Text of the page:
If I am in a circle of ten people, then I have the right and responsibility to speak once, then I must keep silence and listen nine times before I am allowed to speak again. That is an ordinal form. See: What is a Forum?


In the Workshop we practice the arts of measured discourse. We discuss with the objective of learning a self-moderated form, and then we measure it according to the stated objectives. We should be little interested in whether someone is "nice" or "good" or "stupid". How can we objectively evaluate with such criteria?

F. How will it be measured?

A. Every project has objectively measurable criteria. The 20:04 thread has a measurable objective. The poster either posts at 20:04 or they don't. If they do post at 20:04, the discussion then turns to how did you accomplish this, what problems did you encounter and how did you overcome them? If the objective is to post in circle form (ABC ABC) then it is very easily evaluated. We either posted in the correct form or we did not. If we did not post in form, why? If we did post in form, then how?


At every meeting, the members are rotated through meeting roles, such as Grammarian or Master Postmaster of the Day or Discussion Organizer or Discussion Evaluator. The rotation of roles gives us experiences at listening and functioning in different roles. This is done by appointment through the Educational VP and the Master Postmaster.

There are also elected long term roles. These are defined in Art 4. The person who is Master Host one term, may be a VP or the President in the next term.

This is leadership training.

The administrative accounts are never to be used for posting. We only use those accounts as tools. And we only perform administrative actions that we have been trained to perform.

F. Ok, all that is brand new for me, I follow you blindly...

A. I want to go over this article in detail and also talk about the ethical treatment of online community. Any discussion can be had in any one of these forums. There is no separation of topics. The idea is that the topic can be duplicated under varying conditions. The conditions in the public forum are different from the Member's Lounge and those two are different from the Discussion Workshop, which is a formal meeting. Discussions can be started in one section and moved around by the members using the administrative tools, thereby achieving distinctly different discussion effects.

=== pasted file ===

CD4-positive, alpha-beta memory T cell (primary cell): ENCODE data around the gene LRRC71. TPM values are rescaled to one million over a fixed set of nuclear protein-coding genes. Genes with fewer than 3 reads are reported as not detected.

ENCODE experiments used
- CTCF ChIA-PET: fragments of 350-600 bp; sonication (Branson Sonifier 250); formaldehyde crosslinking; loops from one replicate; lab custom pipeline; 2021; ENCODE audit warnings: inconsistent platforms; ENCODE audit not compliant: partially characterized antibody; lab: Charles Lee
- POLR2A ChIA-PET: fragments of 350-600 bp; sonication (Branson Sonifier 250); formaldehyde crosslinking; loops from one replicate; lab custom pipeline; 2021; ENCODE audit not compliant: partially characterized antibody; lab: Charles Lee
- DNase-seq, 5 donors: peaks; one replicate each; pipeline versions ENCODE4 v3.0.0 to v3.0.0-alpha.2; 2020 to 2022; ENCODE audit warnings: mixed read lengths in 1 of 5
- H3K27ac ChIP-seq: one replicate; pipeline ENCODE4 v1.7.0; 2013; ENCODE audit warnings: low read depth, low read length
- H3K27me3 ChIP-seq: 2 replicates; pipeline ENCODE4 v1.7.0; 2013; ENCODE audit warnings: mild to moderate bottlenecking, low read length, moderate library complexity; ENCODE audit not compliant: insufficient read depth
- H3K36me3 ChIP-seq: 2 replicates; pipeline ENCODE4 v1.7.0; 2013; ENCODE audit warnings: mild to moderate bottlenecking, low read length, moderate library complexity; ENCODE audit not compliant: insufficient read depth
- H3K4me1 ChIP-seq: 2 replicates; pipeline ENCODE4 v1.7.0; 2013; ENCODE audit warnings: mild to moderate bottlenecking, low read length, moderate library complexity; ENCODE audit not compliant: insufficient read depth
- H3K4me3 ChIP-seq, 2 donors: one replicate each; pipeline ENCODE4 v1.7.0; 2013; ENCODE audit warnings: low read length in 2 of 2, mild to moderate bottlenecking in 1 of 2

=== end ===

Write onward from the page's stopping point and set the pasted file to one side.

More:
F. And do the Member's Lounge, and the Discussion Workshop, correspond each with the active members, and the administrators?

A. The Member's Lounge is for the elected membership. Since they have their own space, there is no reason to handle any complaints about the behavior of the public. This reestablishes the normal use of language. a guest is a guest and a Member is a member. Only elected members appear on the memberlist.

In the public area, the public has complete control. In the Member's Lounge, the members have the right to express themselves as individuals. But in the Discussion Workshop, the group expresses itself. In the Workshop, the individual can only post at designated times and in given order so the result is a group expression, not just an accumulation of individual voices.

In the Discussion Workshop, the membership meets every two weeks for a coordinated group meeting. People post with their member accounts but may also use administrative tools to perform a community approved administrative action.

F. So that combines a total free speech, and a more reflexive expression, I guess. This appears democratic and clever.